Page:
What are growth plates in horses?
Wednesday, January 17, 2024
What are growth plates?
Horses’ skeletons develop rapidly. Whereas a human’s skeleton takes about 15 to 18 years to develop in a height and about 21 years to fully develop in density, a horse finishes growing in height by approximately 3 years of age. Once the three years have passed, horses will not grow much more in height.
A growth plate (epiphyseal plate) is a line of cartilage at the ends of the long bones in an equine. Growth plate fusion is when the bone stops growing and the cartilage growth plate fuses into bone. In horses, this process starts from the bottom up, with joints at the bottom of the legs fusing first.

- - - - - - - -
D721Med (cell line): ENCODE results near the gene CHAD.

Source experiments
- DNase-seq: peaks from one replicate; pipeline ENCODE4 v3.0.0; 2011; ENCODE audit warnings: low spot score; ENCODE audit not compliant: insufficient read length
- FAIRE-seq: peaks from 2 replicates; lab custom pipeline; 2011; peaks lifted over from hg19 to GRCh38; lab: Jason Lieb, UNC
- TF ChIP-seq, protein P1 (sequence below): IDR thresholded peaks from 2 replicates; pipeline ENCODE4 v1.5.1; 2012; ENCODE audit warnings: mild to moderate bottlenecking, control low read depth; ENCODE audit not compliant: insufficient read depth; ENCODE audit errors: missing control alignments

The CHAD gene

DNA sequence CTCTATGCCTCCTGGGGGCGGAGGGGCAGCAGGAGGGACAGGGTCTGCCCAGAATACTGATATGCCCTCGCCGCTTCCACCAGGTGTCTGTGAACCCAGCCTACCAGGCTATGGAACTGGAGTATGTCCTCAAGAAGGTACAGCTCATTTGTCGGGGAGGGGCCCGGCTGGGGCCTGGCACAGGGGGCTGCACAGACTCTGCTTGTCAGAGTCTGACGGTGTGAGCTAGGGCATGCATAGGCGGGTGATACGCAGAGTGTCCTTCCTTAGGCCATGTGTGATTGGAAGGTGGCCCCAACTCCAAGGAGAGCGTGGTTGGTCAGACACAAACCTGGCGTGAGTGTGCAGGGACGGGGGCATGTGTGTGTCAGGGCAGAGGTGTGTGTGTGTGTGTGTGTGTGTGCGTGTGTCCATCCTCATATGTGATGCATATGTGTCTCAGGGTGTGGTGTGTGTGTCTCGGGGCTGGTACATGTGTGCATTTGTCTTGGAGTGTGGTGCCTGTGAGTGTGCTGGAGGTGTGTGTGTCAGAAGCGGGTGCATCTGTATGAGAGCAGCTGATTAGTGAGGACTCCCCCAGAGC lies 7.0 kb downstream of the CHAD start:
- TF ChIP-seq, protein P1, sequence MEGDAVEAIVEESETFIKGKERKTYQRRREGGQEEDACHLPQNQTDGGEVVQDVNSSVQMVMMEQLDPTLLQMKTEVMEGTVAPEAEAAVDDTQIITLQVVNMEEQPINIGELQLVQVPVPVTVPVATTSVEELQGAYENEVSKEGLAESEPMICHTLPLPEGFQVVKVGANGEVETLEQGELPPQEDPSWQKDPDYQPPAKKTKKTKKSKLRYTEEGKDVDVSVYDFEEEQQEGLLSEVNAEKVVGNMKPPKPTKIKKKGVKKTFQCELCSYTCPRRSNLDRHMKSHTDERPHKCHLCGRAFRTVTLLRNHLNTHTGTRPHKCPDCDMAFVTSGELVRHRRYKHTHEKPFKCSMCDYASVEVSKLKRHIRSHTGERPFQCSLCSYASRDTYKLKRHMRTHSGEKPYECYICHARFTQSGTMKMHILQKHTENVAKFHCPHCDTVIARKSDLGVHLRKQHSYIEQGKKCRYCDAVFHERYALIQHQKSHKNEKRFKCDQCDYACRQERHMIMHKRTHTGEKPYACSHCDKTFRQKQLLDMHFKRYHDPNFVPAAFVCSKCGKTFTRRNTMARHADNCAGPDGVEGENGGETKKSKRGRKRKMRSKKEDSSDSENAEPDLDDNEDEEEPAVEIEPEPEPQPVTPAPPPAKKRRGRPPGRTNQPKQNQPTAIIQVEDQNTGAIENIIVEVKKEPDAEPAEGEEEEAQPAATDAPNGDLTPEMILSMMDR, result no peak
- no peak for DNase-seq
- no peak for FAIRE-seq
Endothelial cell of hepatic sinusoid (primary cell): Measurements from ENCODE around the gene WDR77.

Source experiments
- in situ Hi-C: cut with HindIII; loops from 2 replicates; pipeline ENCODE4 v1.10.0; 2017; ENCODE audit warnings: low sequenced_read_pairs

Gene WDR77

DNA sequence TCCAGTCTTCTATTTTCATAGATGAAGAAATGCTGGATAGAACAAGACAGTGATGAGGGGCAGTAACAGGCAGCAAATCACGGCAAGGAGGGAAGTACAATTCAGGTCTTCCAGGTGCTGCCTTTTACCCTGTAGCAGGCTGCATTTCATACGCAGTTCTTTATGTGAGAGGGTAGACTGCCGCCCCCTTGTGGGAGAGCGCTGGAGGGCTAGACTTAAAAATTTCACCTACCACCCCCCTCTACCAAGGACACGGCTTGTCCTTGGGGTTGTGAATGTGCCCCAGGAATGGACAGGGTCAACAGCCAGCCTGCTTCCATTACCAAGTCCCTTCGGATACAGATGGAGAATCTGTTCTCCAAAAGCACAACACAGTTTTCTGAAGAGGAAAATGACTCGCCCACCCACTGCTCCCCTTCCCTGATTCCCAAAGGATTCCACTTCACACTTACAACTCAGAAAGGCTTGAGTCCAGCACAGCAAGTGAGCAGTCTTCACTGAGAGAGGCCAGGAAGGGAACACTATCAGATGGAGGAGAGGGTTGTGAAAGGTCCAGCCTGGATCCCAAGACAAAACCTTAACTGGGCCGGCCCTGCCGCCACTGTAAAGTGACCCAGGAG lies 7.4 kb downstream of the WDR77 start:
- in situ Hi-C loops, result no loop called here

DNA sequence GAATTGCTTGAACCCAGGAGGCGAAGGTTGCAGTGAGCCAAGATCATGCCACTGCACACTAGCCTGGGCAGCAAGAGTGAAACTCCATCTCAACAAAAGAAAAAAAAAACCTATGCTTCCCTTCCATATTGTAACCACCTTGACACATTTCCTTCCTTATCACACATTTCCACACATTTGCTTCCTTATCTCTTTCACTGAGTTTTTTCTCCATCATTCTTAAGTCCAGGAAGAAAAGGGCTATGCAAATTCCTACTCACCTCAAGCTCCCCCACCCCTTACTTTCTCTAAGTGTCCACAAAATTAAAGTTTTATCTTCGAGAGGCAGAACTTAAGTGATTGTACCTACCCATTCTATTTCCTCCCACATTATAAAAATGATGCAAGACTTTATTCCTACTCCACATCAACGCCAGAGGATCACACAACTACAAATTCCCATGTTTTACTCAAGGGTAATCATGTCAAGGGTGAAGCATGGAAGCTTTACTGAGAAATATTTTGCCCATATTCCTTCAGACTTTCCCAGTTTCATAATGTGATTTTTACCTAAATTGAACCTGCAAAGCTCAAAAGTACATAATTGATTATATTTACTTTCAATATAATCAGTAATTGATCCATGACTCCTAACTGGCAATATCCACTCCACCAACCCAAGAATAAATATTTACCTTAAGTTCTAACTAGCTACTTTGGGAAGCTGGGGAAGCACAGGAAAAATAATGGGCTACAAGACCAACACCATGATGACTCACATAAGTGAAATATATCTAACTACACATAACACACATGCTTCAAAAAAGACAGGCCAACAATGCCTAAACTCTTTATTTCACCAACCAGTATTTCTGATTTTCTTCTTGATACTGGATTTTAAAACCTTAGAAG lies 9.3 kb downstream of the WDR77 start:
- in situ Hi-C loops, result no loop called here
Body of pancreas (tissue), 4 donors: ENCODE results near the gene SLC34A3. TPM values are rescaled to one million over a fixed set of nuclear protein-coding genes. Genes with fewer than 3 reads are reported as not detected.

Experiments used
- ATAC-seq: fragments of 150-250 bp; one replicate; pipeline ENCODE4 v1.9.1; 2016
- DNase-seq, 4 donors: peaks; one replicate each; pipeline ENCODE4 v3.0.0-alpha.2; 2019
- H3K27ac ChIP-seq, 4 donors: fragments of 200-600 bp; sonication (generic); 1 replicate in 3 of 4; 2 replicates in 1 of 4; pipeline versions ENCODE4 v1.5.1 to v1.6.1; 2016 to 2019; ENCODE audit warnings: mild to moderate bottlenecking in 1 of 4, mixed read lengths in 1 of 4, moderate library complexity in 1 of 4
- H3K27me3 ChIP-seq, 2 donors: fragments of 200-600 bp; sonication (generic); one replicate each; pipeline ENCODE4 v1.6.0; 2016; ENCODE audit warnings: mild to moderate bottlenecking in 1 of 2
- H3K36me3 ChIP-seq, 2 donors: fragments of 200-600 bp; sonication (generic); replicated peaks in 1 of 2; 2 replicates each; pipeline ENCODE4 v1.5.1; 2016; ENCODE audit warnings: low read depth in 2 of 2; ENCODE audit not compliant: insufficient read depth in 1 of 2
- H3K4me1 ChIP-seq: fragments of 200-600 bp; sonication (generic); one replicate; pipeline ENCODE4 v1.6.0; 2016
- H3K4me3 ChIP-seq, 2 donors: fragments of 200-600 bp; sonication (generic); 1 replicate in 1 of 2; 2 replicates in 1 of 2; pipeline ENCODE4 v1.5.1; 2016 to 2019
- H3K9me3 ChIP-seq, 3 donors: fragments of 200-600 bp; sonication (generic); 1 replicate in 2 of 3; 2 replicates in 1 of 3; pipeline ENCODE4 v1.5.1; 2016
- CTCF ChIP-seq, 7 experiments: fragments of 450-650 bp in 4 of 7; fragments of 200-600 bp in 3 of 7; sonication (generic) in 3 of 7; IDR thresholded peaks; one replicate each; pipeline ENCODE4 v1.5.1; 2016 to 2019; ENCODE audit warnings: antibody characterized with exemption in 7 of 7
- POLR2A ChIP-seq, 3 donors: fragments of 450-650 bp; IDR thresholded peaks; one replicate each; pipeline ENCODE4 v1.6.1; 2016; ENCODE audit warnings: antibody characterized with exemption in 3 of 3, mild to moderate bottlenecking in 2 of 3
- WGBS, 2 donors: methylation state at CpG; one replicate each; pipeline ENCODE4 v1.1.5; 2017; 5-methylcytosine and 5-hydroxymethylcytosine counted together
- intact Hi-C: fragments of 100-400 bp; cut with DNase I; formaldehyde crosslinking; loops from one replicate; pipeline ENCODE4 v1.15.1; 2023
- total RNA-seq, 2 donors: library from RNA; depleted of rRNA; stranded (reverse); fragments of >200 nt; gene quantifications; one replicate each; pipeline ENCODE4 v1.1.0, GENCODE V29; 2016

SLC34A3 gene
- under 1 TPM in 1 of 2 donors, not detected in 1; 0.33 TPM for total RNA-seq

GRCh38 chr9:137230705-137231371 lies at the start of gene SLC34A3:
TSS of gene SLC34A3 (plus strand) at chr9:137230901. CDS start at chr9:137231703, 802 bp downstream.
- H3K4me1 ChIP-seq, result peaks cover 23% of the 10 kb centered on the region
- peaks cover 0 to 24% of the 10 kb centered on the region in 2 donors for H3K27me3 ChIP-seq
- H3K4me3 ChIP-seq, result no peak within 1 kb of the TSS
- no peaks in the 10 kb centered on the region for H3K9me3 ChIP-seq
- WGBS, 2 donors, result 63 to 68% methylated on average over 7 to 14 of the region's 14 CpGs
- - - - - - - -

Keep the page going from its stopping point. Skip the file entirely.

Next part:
The further the bone is away from the body, the sooner the growth plate closes The short pastern bone growth plates close around 3 months, the femur closes around 30 months, and the humerus closes are 36 months.
Is it painful when the growth plates are closing?
Just like growing pains in children, it is hard to know if horses feel the discomfort like children do. Sometimes horses may be slightly lame or just not moving correctly. Many veterinarians we spoke to believe that some horses do get sore when the growth plates are closing. Injections, Bute, or CBD may help your young horses get through the discomfort.